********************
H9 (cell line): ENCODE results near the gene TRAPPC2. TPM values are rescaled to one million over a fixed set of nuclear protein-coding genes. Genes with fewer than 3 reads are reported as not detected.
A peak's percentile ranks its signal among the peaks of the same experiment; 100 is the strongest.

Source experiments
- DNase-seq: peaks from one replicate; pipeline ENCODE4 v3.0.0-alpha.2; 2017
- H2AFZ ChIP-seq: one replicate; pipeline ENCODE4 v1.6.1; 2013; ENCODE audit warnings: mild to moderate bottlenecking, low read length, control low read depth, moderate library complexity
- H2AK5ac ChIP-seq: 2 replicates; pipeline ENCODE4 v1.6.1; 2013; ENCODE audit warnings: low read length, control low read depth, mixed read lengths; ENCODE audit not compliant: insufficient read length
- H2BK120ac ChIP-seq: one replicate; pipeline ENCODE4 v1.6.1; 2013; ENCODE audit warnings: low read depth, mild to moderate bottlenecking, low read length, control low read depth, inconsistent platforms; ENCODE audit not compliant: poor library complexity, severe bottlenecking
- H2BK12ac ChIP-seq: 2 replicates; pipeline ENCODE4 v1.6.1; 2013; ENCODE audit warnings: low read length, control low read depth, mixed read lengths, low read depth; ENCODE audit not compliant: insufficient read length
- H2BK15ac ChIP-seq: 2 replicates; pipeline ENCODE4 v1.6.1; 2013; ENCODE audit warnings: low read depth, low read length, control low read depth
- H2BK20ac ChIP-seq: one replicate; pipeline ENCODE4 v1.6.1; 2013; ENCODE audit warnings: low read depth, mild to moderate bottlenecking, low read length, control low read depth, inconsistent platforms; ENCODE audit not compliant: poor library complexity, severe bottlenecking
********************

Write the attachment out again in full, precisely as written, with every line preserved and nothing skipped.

H9 (cell line): ENCODE results near the gene TRAPPC2. TPM values are rescaled to one million over a fixed set of nuclear protein-coding genes. Genes with fewer than 3 reads are reported as not detected.
A peak's percentile ranks its signal among the peaks of the same experiment; 100 is the strongest.

Source experiments
- DNase-seq: peaks from one replicate; pipeline ENCODE4 v3.0.0-alpha.2; 2017
- H2AFZ ChIP-seq: one replicate; pipeline ENCODE4 v1.6.1; 2013; ENCODE audit warnings: mild to moderate bottlenecking, low read length, control low read depth, moderate library complexity
- H2AK5ac ChIP-seq: 2 replicates; pipeline ENCODE4 v1.6.1; 2013; ENCODE audit warnings: low read length, control low read depth, mixed read lengths; ENCODE audit not compliant: insufficient read length
- H2BK120ac ChIP-seq: one replicate; pipeline ENCODE4 v1.6.1; 2013; ENCODE audit warnings: low read depth, mild to moderate bottlenecking, low read length, control low read depth, inconsistent platforms; ENCODE audit not compliant: poor library complexity, severe bottlenecking
- H2BK12ac ChIP-seq: 2 replicates; pipeline ENCODE4 v1.6.1; 2013; ENCODE audit warnings: low read length, control low read depth, mixed read lengths, low read depth; ENCODE audit not compliant: insufficient read length
- H2BK15ac ChIP-seq: 2 replicates; pipeline ENCODE4 v1.6.1; 2013; ENCODE audit warnings: low read depth, low read length, control low read depth
- H2BK20ac ChIP-seq: one replicate; pipeline ENCODE4 v1.6.1; 2013; ENCODE audit warnings: low read depth, mild to moderate bottlenecking, low read length, control low read depth, inconsistent platforms; ENCODE audit not compliant: poor library complexity, severe bottlenecking